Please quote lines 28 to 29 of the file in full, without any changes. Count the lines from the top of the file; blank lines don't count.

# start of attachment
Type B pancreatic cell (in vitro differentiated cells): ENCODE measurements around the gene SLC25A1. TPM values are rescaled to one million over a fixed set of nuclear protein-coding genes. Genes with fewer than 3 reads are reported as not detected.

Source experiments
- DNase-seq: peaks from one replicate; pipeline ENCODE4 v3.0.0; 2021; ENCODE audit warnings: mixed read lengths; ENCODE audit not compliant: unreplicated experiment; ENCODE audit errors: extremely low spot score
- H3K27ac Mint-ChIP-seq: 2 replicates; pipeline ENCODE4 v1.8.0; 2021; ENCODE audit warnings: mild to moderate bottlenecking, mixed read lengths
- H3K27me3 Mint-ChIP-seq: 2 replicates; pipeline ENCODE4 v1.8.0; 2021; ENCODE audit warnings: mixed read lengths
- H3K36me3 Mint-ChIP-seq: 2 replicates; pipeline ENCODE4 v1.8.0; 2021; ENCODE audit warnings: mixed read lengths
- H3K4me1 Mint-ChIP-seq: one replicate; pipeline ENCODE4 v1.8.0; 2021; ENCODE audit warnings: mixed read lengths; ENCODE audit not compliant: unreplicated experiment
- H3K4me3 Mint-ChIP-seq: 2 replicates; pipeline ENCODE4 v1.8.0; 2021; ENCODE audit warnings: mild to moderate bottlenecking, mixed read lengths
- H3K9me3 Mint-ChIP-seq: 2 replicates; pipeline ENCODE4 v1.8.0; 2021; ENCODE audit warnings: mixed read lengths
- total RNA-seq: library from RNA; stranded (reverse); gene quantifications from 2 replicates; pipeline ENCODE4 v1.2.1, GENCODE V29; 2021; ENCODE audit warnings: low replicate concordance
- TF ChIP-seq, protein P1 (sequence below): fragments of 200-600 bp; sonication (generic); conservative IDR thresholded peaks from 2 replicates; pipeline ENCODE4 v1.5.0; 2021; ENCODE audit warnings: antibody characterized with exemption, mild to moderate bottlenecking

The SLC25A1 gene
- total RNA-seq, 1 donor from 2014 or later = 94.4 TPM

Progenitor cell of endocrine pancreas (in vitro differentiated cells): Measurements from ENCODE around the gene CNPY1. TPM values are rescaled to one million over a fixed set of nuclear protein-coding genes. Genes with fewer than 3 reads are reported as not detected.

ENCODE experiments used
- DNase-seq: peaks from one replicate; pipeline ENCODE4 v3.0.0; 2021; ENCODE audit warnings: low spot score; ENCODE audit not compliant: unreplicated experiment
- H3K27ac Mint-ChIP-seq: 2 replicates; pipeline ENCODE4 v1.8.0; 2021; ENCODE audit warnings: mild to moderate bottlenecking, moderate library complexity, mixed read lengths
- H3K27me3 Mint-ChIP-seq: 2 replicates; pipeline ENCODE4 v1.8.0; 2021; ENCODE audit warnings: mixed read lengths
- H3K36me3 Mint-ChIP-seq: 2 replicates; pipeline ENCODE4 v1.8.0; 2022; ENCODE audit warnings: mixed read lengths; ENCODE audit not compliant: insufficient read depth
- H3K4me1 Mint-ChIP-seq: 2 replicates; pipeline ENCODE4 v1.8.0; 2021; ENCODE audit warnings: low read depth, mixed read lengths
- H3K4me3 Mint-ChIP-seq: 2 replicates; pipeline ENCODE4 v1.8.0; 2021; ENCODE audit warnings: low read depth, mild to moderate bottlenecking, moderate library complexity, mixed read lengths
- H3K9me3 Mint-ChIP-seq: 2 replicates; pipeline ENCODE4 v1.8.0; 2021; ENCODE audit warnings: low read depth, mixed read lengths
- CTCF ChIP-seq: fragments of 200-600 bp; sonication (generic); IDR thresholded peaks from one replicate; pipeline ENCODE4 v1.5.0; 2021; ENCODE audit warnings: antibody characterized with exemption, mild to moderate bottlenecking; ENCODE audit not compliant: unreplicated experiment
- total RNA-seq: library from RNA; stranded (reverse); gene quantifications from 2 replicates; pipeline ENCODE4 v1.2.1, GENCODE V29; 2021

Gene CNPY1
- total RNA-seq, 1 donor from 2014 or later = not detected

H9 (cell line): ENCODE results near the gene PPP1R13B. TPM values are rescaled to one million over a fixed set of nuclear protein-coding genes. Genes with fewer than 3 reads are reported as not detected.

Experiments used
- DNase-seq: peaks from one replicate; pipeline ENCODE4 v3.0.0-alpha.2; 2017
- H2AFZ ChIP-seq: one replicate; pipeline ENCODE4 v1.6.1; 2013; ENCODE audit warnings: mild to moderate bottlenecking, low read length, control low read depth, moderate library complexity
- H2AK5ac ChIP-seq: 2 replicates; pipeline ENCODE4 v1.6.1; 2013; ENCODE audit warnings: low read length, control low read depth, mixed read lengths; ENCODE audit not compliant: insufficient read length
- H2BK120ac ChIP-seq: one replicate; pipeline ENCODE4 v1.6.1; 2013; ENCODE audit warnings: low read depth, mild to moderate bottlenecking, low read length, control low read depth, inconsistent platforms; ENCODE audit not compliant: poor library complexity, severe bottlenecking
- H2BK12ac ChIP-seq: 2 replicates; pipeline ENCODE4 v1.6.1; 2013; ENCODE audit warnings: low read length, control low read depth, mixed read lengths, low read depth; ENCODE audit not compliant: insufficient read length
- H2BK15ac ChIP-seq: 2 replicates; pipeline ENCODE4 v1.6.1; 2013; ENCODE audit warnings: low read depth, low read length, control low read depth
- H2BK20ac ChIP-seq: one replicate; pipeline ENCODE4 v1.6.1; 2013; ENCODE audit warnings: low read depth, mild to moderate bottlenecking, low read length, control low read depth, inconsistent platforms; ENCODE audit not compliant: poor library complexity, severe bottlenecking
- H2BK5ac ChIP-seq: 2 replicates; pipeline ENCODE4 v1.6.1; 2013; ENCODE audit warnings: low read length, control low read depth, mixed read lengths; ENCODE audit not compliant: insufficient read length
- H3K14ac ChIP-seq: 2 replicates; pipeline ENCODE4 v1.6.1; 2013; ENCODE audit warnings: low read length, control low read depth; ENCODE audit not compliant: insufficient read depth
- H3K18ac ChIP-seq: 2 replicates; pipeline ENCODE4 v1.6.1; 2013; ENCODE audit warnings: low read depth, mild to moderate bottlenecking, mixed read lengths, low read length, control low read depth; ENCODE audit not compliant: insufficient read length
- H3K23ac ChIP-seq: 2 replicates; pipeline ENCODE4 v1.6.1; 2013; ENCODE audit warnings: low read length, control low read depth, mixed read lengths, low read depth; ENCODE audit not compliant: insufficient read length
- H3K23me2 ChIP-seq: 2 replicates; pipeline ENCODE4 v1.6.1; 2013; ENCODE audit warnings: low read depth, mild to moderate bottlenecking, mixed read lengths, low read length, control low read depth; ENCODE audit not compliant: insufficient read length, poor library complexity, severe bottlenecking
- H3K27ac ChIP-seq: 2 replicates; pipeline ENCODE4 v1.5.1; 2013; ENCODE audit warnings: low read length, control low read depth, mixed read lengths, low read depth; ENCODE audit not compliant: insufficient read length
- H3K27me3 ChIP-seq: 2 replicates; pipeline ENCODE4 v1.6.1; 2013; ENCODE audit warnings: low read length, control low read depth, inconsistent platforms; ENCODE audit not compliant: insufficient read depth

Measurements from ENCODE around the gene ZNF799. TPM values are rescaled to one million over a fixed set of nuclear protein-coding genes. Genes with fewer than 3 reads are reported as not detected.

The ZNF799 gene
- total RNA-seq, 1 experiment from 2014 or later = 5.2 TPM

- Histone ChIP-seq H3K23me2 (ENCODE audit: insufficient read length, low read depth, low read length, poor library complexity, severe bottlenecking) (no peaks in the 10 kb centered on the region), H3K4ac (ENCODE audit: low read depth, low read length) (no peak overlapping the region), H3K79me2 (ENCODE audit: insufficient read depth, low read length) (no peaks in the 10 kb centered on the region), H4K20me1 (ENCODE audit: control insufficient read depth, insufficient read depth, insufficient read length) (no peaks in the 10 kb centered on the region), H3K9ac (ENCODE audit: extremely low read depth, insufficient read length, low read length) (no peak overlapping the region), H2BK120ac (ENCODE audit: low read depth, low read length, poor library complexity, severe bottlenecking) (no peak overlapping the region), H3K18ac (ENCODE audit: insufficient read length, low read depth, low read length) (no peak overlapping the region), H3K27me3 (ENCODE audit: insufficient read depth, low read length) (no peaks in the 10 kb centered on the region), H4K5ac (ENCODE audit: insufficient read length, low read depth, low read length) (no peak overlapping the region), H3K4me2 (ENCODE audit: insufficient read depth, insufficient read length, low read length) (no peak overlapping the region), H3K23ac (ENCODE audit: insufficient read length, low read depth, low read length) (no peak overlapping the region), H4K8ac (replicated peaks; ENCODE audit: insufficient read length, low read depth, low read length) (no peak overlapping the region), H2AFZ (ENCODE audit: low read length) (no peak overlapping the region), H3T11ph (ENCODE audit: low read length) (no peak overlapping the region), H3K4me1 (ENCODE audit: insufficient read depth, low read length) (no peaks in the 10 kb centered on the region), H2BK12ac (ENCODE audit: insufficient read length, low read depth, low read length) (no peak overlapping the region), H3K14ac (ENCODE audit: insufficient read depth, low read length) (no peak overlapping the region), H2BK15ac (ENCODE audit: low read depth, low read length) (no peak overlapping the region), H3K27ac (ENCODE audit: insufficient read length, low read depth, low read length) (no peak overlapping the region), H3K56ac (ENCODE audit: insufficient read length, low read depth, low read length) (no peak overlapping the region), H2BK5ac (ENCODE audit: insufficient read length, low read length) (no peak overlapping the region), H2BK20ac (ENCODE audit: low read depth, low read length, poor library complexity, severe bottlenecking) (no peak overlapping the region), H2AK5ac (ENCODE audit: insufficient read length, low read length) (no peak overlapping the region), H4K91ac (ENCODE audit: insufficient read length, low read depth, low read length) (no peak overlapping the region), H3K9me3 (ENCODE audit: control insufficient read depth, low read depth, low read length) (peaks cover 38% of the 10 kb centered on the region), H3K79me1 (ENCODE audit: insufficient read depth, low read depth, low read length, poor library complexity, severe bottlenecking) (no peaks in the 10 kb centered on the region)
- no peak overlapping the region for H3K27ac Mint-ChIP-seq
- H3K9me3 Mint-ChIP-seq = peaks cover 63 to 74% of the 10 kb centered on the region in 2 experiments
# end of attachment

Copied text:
Experiments used
- DNase-seq: peaks from one replicate; pipeline ENCODE4 v3.0.0-alpha.2; 2017